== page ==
Practice Makes Perfect

E-mail Melanie Martella

According to this recent story in the Des Moines Register, accidents caused by winter road conditions peak in November and decrease as the winter progresses. Because, apparently, the more practice we get driving in nasty winter weather conditions, the better we get at it.

The Numbers Will Blow Your Minds
The idea of using weather sensors alongside the roads to even the odds a bit is an attractive one. Any accurate information about the weather and road conditions can help us make better decisions when driving, including when not to drive at all. In fact, several states have road condition information available online: Ohio, Indiana, and Nevada, to name just a few. (If you're interested in what elements go into a road weather information system (RWIS), take a look at this page.)

I know, from my own experience, that it takes a little practice to figure out how far my stopping distance has been affected (not to mention handling) when the road is decorated with ice, snow, slush, or that most evil of all precipitation forms "wintry mix." The more I drive in snow and ice the better I become at judging what my car can safely do. The part of the article that took my breath away, however, was the degree to which we improve with practice. If we're anything like the Iowa drivers studied then we're about three times better at the end of the winter than we were at the start. That's a pretty significant gain.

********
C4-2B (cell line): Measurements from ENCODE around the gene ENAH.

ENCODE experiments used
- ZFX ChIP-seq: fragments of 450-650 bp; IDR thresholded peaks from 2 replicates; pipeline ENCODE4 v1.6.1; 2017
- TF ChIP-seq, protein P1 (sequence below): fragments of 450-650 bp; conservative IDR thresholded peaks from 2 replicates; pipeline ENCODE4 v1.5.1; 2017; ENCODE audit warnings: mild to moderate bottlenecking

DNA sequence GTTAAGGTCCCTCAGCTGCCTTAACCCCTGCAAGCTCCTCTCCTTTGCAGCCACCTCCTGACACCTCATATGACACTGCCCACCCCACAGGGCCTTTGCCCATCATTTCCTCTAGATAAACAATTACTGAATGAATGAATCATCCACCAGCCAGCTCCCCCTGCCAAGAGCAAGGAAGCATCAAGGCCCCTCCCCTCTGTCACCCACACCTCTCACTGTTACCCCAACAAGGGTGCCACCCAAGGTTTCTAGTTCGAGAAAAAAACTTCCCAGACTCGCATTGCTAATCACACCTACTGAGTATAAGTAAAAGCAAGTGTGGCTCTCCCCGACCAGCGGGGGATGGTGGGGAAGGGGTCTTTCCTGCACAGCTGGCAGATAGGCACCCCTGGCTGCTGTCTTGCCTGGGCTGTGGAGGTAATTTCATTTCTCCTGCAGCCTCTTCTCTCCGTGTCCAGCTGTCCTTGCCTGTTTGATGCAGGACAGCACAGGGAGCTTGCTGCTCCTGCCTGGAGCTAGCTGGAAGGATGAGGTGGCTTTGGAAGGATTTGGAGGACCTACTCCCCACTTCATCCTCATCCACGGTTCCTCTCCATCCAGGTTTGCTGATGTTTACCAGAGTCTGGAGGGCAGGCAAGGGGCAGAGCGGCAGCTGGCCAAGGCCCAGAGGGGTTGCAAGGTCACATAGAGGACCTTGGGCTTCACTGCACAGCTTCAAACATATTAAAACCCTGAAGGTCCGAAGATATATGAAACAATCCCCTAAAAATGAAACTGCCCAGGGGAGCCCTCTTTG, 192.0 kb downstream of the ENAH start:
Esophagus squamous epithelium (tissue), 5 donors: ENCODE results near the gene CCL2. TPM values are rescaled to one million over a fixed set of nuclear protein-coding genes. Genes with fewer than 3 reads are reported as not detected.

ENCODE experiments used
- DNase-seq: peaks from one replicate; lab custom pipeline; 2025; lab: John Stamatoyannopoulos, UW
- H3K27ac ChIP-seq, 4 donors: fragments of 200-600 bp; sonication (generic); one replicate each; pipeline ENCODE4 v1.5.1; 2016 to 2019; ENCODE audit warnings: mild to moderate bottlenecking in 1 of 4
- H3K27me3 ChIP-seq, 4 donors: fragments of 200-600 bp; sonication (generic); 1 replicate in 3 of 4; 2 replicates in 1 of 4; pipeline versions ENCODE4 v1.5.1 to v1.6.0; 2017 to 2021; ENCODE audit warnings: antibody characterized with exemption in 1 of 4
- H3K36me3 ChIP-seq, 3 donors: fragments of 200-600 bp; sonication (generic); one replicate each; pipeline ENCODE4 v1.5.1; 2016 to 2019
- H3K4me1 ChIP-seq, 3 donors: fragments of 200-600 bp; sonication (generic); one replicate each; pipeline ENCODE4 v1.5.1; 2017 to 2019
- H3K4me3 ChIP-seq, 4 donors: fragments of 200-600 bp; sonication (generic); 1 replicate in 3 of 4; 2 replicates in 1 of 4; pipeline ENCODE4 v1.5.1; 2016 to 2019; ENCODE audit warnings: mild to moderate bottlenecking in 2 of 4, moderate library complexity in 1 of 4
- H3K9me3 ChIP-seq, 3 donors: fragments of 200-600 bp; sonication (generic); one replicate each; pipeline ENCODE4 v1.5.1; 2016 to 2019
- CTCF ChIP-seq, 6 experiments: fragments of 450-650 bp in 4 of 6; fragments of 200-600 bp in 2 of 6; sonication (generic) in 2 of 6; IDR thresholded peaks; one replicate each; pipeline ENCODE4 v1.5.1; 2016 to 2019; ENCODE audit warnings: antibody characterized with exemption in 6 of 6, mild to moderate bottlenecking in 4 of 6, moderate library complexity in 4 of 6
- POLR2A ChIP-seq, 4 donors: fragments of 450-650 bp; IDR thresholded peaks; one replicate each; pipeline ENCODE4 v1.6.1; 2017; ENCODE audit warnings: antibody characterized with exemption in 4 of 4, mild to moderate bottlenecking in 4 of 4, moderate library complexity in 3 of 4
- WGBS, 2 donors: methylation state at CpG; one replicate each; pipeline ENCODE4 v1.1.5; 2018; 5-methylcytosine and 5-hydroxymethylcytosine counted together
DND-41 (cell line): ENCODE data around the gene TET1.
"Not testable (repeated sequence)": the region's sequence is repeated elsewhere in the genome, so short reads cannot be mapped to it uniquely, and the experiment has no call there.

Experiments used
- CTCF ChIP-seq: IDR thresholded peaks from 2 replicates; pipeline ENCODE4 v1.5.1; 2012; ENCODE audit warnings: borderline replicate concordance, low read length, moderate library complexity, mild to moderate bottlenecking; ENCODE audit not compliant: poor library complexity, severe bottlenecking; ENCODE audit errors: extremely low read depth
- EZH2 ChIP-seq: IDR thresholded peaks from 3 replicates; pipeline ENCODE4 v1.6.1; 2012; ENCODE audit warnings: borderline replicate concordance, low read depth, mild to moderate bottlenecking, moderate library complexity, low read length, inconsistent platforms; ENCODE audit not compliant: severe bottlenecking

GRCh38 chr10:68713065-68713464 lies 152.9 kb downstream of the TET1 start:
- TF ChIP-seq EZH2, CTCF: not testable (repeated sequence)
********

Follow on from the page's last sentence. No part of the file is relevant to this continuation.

While not all of it is due to adaptation to bad conditions (some of the gain is surely from people deciding that the best course of action is not to drive), anything that helps us drive more safely seems like a no-brainer. Knowing what the road is like (wet, bedecked with black ice, slush, or snow) is helpful—if you know there's black ice ahead you will (if you are not insane or possessed of a death wish) be more circumspect that you'd be on a sunny day on a dry road.

Finally, I'll leave you with this page at the Physics Zone, where the physics of various types of car accidents are explained with illustrative QuickTime movies. Because you may not believe in physics, but it definitely believes in you.

If there's some road condition system you'd like to see, please scroll down and submit a comment!

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